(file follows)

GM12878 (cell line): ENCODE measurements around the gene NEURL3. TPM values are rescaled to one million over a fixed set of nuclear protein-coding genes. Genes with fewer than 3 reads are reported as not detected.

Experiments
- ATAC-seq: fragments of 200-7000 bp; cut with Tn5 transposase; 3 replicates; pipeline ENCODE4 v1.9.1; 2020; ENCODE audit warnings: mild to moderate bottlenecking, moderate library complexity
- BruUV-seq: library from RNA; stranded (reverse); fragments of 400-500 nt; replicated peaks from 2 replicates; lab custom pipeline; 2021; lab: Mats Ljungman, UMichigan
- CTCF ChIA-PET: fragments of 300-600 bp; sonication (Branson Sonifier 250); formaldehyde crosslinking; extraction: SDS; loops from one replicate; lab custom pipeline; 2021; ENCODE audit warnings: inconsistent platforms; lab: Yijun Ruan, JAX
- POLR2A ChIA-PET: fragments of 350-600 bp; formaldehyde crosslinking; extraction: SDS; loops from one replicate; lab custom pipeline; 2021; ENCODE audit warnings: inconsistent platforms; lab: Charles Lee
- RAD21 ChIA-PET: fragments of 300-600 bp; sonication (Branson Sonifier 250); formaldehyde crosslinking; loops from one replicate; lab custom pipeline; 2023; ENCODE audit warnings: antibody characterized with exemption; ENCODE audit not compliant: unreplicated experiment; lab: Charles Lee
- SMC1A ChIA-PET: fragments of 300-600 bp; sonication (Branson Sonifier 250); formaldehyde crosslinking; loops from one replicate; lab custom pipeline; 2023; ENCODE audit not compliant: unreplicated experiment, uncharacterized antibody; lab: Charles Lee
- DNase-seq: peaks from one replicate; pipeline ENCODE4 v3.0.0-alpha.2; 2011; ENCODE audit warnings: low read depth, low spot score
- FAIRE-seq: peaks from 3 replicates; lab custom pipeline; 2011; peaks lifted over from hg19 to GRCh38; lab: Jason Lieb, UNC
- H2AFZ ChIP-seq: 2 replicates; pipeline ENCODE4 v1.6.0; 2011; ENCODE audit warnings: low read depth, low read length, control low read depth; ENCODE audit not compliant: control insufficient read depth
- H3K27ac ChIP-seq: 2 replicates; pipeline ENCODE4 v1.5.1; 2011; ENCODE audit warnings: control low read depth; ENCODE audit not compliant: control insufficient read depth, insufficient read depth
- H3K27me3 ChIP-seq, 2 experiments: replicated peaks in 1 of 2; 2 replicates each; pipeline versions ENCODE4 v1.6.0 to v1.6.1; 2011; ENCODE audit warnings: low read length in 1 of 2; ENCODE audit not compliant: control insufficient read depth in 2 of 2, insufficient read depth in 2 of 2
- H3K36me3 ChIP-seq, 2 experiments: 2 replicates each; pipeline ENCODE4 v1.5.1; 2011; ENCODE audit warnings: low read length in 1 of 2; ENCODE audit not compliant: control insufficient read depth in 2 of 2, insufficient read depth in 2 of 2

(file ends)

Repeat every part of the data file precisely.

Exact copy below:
GM12878 (cell line): ENCODE measurements around the gene NEURL3. TPM values are rescaled to one million over a fixed set of nuclear protein-coding genes. Genes with fewer than 3 reads are reported as not detected.

Experiments
- ATAC-seq: fragments of 200-7000 bp; cut with Tn5 transposase; 3 replicates; pipeline ENCODE4 v1.9.1; 2020; ENCODE audit warnings: mild to moderate bottlenecking, moderate library complexity
- BruUV-seq: library from RNA; stranded (reverse); fragments of 400-500 nt; replicated peaks from 2 replicates; lab custom pipeline; 2021; lab: Mats Ljungman, UMichigan
- CTCF ChIA-PET: fragments of 300-600 bp; sonication (Branson Sonifier 250); formaldehyde crosslinking; extraction: SDS; loops from one replicate; lab custom pipeline; 2021; ENCODE audit warnings: inconsistent platforms; lab: Yijun Ruan, JAX
- POLR2A ChIA-PET: fragments of 350-600 bp; formaldehyde crosslinking; extraction: SDS; loops from one replicate; lab custom pipeline; 2021; ENCODE audit warnings: inconsistent platforms; lab: Charles Lee
- RAD21 ChIA-PET: fragments of 300-600 bp; sonication (Branson Sonifier 250); formaldehyde crosslinking; loops from one replicate; lab custom pipeline; 2023; ENCODE audit warnings: antibody characterized with exemption; ENCODE audit not compliant: unreplicated experiment; lab: Charles Lee
- SMC1A ChIA-PET: fragments of 300-600 bp; sonication (Branson Sonifier 250); formaldehyde crosslinking; loops from one replicate; lab custom pipeline; 2023; ENCODE audit not compliant: unreplicated experiment, uncharacterized antibody; lab: Charles Lee
- DNase-seq: peaks from one replicate; pipeline ENCODE4 v3.0.0-alpha.2; 2011; ENCODE audit warnings: low read depth, low spot score
- FAIRE-seq: peaks from 3 replicates; lab custom pipeline; 2011; peaks lifted over from hg19 to GRCh38; lab: Jason Lieb, UNC
- H2AFZ ChIP-seq: 2 replicates; pipeline ENCODE4 v1.6.0; 2011; ENCODE audit warnings: low read depth, low read length, control low read depth; ENCODE audit not compliant: control insufficient read depth
- H3K27ac ChIP-seq: 2 replicates; pipeline ENCODE4 v1.5.1; 2011; ENCODE audit warnings: control low read depth; ENCODE audit not compliant: control insufficient read depth, insufficient read depth
- H3K27me3 ChIP-seq, 2 experiments: replicated peaks in 1 of 2; 2 replicates each; pipeline versions ENCODE4 v1.6.0 to v1.6.1; 2011; ENCODE audit warnings: low read length in 1 of 2; ENCODE audit not compliant: control insufficient read depth in 2 of 2, insufficient read depth in 2 of 2
- H3K36me3 ChIP-seq, 2 experiments: 2 replicates each; pipeline ENCODE4 v1.5.1; 2011; ENCODE audit warnings: low read length in 1 of 2; ENCODE audit not compliant: control insufficient read depth in 2 of 2, insufficient read depth in 2 of 2